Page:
‘Yes – she’s good. Health problems, but an incredibly resilient and resourceful woman.’
‘You had to be. We all were. It was the times. Terrible times. You wouldn’t believe.’
The moment passes. Even Frank seems a little more comforted, more confident. He hands me the clipboard, then notices a cat peacefully grooming out on the landing. He squats down, puts his hand out and makes kissy kissy noises.
‘Hello mate,’ he says. ‘You’re gorgeous, aren’t you?’
Mrs Ramstein’s eyes blaze.
‘Jessie! She must not be up here! Who let her up? You must have left the door open! My Gott – has she come up? Quick. Take her down. Take her down.’
Jessie looks up disdainfully, then carries on licking her paw.
Frank moves towards the cat to pick her up.
‘No! Don’t pick her up!’ shouts Mrs Ramstein. ‘If you just simply walk she will run ahead. Drive her out! And make sure you shut the door so she doesn’t come back.’
Frank disappears with the cat.
‘Anything else we can do for you tonight?’ I say after a while.
She relaxes into the bed. ‘No. You have done qvite enough.’
Frank comes back into the room.
‘Jessie has left the building,’ he says, then picks up the bags ready to go.
‘Pull the quilt over me a bit more. That’s it. Now I sleep.’
And with her eyes closed she says: ‘You know, till recently I would get up at six and go schwimming. But now? I am fit for nothing.’
‘Maybe you could do with a little more help. We could sort something for you. At least get the wheels in motion.’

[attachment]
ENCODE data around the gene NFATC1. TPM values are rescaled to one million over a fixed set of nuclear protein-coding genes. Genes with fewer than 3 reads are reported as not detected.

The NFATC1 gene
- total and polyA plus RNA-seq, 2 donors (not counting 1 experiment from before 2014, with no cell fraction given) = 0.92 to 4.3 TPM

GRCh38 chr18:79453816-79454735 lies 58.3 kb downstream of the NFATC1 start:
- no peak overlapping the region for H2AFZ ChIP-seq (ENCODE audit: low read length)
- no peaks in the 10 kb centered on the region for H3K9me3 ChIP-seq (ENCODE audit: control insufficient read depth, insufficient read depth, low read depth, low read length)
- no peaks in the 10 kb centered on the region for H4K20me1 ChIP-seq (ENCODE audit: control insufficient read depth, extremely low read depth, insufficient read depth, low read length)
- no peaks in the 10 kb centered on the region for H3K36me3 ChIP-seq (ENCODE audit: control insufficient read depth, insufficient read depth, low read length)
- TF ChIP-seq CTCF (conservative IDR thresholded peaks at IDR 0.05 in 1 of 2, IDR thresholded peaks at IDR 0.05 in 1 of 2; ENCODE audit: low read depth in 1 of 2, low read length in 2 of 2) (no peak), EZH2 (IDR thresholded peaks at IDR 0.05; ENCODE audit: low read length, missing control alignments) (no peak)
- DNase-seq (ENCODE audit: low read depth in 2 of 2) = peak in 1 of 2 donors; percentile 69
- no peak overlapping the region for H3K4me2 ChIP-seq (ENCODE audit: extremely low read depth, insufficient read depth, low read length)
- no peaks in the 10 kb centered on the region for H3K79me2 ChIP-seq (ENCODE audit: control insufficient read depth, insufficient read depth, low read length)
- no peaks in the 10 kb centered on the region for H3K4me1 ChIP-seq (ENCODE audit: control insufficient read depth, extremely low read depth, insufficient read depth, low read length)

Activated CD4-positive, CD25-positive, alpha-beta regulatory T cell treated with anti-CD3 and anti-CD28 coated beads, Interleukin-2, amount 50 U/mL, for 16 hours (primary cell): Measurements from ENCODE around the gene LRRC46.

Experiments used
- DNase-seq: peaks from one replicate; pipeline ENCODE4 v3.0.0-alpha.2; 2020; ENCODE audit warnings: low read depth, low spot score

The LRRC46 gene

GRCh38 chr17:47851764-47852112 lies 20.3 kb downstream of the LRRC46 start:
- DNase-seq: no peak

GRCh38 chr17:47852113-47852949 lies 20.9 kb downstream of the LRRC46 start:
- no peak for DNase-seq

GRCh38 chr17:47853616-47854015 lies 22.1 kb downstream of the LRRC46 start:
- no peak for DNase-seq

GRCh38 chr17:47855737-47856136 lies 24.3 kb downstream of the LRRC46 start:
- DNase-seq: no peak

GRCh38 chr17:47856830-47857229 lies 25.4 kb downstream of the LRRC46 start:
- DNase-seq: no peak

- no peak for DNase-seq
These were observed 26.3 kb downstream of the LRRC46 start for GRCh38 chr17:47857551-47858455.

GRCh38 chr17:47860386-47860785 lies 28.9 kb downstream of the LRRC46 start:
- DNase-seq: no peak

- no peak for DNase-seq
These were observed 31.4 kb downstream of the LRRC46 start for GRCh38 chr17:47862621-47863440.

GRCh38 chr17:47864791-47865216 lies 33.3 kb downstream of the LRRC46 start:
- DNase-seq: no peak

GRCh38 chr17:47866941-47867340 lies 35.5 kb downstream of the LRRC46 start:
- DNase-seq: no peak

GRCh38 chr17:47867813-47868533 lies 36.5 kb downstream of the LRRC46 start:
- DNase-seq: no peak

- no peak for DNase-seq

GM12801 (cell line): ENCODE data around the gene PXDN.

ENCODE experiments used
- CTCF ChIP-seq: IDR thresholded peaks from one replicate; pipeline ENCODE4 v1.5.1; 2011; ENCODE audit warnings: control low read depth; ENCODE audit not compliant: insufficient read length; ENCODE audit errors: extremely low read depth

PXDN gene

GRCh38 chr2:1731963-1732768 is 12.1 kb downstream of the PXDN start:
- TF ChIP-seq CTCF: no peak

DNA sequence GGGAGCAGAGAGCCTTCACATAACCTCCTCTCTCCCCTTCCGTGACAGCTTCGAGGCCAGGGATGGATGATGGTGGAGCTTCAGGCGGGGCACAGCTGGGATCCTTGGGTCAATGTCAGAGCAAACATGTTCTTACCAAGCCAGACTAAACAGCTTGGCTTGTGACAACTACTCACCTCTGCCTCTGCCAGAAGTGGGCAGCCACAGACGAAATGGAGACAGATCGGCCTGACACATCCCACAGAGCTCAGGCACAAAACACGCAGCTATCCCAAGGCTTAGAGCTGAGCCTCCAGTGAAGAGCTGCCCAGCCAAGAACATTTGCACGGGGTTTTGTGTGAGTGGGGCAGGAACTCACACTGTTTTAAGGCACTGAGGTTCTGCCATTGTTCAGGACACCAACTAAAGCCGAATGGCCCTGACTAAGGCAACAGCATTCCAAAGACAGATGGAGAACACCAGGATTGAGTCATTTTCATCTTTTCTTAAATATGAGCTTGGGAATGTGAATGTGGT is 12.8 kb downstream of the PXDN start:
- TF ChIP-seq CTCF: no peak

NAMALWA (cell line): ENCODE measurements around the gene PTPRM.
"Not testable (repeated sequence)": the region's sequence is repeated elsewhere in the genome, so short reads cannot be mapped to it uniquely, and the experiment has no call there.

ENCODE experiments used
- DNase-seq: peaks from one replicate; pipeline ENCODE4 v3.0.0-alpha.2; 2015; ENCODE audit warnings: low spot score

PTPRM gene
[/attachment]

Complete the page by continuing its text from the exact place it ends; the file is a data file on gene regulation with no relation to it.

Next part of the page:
She opens her eyes.
‘There is one thing you could do perhaps,’ she says. ‘And that is make sure I don’t wake up in the morning.’
‘Well – that’s a little beyond our remit, Mrs Ramstein.’
‘Ach!’ she spits. ‘Hopeless ambulance.’


As we shut the white door carefully behind us, the sweet old lady who greeted us is standing in the hallway.
‘Everything all right?’ she says.
‘A little brr-ooosing, but she’s resting in bed now.’
‘Good!’ says the woman. Behind her on an immaculate Regency chair, Jessie looks up from a busy grooming of her tail with her back leg in the air, and I could swear the expression on her face was the same as the expression on the face of the old woman in the housecoat.
‘Thank you so much for coming,’ she beams.

Wednesday, August 17, 2011


Midnight. My skin feels as waxy as the leaves on this umbrella plant in the humid night air.
I reach out, ring the bell and we wait.
Only Mr Rendell has lights on; the rest of the houses in the street are shut up, utterly still.
Frank unclips his radio to call Control for advice when Mr Rendell shuffles slowly into view behind the striped glass panels of the door. ‘Ambulance,’ I say. The rattle of a bolt. It opens.
He stands there a moment, staring out at us. He moves an inch, winces and crumples slightly on his right side.
‘How can we help?’
He regards us with a baleful expression.
‘You’d better come in.’
He releases the door, turns and pads solemnly into a bright and neatly ordered kitchen.
Frank helps him move a chair so he can sit.
‘I understand you’ve had a fall,’ I say, taking a seat opposite. ‘What’s happened?’
‘I have this fear,’ he says, his voice as thin and gray as a night sweat. ‘Well. A little more than that. A phobia, actually.’
He pauses, his eyes glisten and for a moment I think he might cry.
‘Okay,’ I say, as softly as I can. ‘What kind of phobia?’
His jaw drops, like someone gagging on an unpleasant taste. Finally he is able to say: ‘I can’t bring myself to use the word. So I hope you understand me when I say Arachnids.’
He hesitates again, and the horror of the subject percolates through him, scalp to slippers. Finally he gathers himself sufficiently again to tell us the rest of the story.
‘I had got myself ready for bed and was just settling down to read my book when I noticed a dark shape sitting on the wall by the chest of drawers. A disgusting, massive thing. Well. Normally my wife would take care of it for me, but she’s away visiting relatives, so it’s just me on my own. I had to force myself, even though I felt really sick and panicky.’
‘Take your time, Mr Rendell. Let me feel your pulse whilst you talk. That’s it. So. What happened next?’